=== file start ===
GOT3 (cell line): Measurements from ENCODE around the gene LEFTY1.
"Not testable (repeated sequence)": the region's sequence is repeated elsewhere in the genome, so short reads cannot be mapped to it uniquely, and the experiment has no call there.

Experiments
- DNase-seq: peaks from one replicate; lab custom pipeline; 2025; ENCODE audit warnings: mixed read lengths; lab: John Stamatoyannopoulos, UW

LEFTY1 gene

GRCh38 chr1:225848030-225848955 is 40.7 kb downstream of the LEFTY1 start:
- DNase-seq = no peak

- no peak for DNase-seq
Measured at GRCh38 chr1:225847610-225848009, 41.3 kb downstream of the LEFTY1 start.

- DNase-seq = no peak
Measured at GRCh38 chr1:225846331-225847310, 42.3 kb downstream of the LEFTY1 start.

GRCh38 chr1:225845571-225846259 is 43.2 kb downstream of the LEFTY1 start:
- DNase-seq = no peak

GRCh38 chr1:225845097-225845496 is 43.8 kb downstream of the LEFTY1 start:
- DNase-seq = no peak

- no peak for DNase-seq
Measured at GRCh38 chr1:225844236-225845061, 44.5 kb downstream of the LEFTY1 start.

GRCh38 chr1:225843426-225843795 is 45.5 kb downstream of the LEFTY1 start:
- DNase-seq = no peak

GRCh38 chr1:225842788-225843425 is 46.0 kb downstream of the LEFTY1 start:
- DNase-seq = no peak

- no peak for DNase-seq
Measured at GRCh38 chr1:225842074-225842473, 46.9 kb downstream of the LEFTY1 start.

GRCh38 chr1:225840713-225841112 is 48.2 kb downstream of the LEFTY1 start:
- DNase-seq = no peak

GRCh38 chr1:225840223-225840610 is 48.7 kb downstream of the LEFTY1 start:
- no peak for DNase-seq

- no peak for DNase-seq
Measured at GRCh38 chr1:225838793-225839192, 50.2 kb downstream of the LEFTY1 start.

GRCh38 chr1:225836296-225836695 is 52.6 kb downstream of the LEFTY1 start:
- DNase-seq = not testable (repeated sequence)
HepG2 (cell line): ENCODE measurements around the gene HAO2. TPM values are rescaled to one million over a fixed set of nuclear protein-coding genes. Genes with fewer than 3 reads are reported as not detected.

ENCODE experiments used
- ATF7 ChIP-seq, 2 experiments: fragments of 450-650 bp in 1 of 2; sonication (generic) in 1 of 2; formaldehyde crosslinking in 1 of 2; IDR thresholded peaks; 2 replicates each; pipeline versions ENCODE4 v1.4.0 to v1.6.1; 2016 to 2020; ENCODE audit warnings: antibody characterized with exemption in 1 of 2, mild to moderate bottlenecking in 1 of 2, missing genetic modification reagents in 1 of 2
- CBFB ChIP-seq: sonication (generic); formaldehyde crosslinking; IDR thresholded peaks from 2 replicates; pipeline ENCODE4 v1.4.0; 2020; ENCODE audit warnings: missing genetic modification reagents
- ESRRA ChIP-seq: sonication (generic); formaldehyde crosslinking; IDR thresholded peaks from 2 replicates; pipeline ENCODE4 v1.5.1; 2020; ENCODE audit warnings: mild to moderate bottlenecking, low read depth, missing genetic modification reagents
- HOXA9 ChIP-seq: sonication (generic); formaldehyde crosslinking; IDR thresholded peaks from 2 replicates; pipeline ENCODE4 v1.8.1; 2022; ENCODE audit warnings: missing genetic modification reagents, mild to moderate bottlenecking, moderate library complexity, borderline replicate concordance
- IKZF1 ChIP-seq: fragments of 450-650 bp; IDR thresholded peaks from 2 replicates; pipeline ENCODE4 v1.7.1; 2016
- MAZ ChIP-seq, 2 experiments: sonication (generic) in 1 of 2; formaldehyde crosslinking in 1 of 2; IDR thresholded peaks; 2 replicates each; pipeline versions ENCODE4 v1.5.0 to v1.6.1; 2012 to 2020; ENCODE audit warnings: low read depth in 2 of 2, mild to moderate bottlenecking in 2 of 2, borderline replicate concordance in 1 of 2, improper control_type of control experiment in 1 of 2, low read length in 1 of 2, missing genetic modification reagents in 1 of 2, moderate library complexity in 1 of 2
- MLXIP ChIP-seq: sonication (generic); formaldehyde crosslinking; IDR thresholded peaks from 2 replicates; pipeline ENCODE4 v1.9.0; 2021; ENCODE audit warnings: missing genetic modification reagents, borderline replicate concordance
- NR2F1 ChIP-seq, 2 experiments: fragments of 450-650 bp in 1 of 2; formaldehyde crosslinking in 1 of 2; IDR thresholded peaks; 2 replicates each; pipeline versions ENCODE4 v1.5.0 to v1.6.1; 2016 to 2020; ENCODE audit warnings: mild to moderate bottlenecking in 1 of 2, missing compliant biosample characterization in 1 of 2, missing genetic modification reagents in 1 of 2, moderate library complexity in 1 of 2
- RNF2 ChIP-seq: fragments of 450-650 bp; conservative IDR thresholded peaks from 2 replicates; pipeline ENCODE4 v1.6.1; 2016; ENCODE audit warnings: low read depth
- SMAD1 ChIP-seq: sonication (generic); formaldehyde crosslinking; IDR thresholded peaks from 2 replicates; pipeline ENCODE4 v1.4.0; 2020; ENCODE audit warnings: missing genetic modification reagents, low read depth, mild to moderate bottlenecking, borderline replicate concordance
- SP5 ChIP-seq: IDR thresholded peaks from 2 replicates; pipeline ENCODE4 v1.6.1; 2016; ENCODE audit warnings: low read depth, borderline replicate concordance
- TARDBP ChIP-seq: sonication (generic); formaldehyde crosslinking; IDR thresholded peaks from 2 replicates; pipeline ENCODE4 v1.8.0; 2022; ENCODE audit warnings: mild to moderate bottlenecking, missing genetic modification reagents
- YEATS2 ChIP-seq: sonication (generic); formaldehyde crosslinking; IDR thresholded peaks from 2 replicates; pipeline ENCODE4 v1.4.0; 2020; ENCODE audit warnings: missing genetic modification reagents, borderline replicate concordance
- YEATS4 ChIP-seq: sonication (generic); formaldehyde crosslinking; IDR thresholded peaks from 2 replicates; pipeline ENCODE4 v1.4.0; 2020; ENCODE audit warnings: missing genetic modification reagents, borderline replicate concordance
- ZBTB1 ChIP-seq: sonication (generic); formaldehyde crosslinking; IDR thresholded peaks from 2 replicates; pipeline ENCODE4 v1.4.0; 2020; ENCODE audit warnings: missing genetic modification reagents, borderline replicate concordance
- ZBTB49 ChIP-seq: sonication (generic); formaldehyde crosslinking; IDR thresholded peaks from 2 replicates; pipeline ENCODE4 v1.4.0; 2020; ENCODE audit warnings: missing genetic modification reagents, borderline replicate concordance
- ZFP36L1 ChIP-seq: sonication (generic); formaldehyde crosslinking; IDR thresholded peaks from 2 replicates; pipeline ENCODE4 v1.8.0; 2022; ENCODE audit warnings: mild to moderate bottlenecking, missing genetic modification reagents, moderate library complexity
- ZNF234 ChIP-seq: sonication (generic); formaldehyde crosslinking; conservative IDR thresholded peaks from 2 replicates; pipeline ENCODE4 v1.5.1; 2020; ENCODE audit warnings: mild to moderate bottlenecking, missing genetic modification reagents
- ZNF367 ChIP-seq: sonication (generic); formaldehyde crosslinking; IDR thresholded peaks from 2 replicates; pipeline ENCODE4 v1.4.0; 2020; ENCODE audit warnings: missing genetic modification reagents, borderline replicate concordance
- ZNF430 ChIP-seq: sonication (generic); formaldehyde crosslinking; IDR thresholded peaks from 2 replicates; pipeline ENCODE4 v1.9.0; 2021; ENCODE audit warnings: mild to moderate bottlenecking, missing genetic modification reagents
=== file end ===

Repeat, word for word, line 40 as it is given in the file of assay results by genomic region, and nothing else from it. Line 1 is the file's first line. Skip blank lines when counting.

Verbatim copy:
- MLXIP ChIP-seq: sonication (generic); formaldehyde crosslinking; IDR thresholded peaks from 2 replicates; pipeline ENCODE4 v1.9.0; 2021; ENCODE audit warnings: missing genetic modification reagents, borderline replicate concordance